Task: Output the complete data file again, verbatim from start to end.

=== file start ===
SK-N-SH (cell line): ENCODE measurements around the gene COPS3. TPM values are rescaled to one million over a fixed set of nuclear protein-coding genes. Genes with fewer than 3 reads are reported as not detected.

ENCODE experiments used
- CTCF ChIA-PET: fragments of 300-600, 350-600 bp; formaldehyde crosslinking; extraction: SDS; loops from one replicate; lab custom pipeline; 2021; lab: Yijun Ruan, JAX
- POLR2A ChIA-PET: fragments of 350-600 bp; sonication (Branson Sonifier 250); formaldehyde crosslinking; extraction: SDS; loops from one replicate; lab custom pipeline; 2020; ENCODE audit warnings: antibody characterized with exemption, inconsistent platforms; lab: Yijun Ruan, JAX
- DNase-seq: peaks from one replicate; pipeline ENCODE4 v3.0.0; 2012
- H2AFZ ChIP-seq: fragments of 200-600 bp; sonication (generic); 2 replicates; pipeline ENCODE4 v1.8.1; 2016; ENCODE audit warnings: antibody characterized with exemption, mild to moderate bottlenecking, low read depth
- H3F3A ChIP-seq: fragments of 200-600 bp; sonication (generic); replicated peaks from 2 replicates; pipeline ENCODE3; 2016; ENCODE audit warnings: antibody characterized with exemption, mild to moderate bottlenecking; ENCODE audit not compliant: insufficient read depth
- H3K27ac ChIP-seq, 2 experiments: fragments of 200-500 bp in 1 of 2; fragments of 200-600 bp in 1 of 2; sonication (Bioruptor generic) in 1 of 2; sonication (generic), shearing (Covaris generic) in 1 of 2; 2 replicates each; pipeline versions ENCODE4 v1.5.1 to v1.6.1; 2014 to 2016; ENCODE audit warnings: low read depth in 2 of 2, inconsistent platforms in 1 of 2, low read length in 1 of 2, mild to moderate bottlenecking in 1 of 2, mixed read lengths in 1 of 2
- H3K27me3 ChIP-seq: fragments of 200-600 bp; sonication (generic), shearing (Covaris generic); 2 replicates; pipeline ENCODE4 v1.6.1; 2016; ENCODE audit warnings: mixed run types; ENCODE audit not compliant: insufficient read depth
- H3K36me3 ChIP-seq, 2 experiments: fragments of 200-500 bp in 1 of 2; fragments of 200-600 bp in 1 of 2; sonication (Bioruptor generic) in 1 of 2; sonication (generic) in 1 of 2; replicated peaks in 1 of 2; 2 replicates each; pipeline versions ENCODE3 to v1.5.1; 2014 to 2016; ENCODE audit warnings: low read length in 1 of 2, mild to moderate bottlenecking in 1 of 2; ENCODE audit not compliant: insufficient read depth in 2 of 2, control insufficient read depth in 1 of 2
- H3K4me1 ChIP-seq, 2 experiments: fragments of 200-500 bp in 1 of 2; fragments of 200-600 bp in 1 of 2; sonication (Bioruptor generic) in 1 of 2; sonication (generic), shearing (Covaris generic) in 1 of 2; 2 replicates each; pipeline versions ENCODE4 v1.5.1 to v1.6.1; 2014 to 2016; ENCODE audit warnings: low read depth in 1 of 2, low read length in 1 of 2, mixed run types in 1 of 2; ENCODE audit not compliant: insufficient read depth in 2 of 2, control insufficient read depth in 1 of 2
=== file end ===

SK-N-SH (cell line): ENCODE measurements around the gene COPS3. TPM values are rescaled to one million over a fixed set of nuclear protein-coding genes. Genes with fewer than 3 reads are reported as not detected.

ENCODE experiments used
- CTCF ChIA-PET: fragments of 300-600, 350-600 bp; formaldehyde crosslinking; extraction: SDS; loops from one replicate; lab custom pipeline; 2021; lab: Yijun Ruan, JAX
- POLR2A ChIA-PET: fragments of 350-600 bp; sonication (Branson Sonifier 250); formaldehyde crosslinking; extraction: SDS; loops from one replicate; lab custom pipeline; 2020; ENCODE audit warnings: antibody characterized with exemption, inconsistent platforms; lab: Yijun Ruan, JAX
- DNase-seq: peaks from one replicate; pipeline ENCODE4 v3.0.0; 2012
- H2AFZ ChIP-seq: fragments of 200-600 bp; sonication (generic); 2 replicates; pipeline ENCODE4 v1.8.1; 2016; ENCODE audit warnings: antibody characterized with exemption, mild to moderate bottlenecking, low read depth
- H3F3A ChIP-seq: fragments of 200-600 bp; sonication (generic); replicated peaks from 2 replicates; pipeline ENCODE3; 2016; ENCODE audit warnings: antibody characterized with exemption, mild to moderate bottlenecking; ENCODE audit not compliant: insufficient read depth
- H3K27ac ChIP-seq, 2 experiments: fragments of 200-500 bp in 1 of 2; fragments of 200-600 bp in 1 of 2; sonication (Bioruptor generic) in 1 of 2; sonication (generic), shearing (Covaris generic) in 1 of 2; 2 replicates each; pipeline versions ENCODE4 v1.5.1 to v1.6.1; 2014 to 2016; ENCODE audit warnings: low read depth in 2 of 2, inconsistent platforms in 1 of 2, low read length in 1 of 2, mild to moderate bottlenecking in 1 of 2, mixed read lengths in 1 of 2
- H3K27me3 ChIP-seq: fragments of 200-600 bp; sonication (generic), shearing (Covaris generic); 2 replicates; pipeline ENCODE4 v1.6.1; 2016; ENCODE audit warnings: mixed run types; ENCODE audit not compliant: insufficient read depth
- H3K36me3 ChIP-seq, 2 experiments: fragments of 200-500 bp in 1 of 2; fragments of 200-600 bp in 1 of 2; sonication (Bioruptor generic) in 1 of 2; sonication (generic) in 1 of 2; replicated peaks in 1 of 2; 2 replicates each; pipeline versions ENCODE3 to v1.5.1; 2014 to 2016; ENCODE audit warnings: low read length in 1 of 2, mild to moderate bottlenecking in 1 of 2; ENCODE audit not compliant: insufficient read depth in 2 of 2, control insufficient read depth in 1 of 2
- H3K4me1 ChIP-seq, 2 experiments: fragments of 200-500 bp in 1 of 2; fragments of 200-600 bp in 1 of 2; sonication (Bioruptor generic) in 1 of 2; sonication (generic), shearing (Covaris generic) in 1 of 2; 2 replicates each; pipeline versions ENCODE4 v1.5.1 to v1.6.1; 2014 to 2016; ENCODE audit warnings: low read depth in 1 of 2, low read length in 1 of 2, mixed run types in 1 of 2; ENCODE audit not compliant: insufficient read depth in 2 of 2, control insufficient read depth in 1 of 2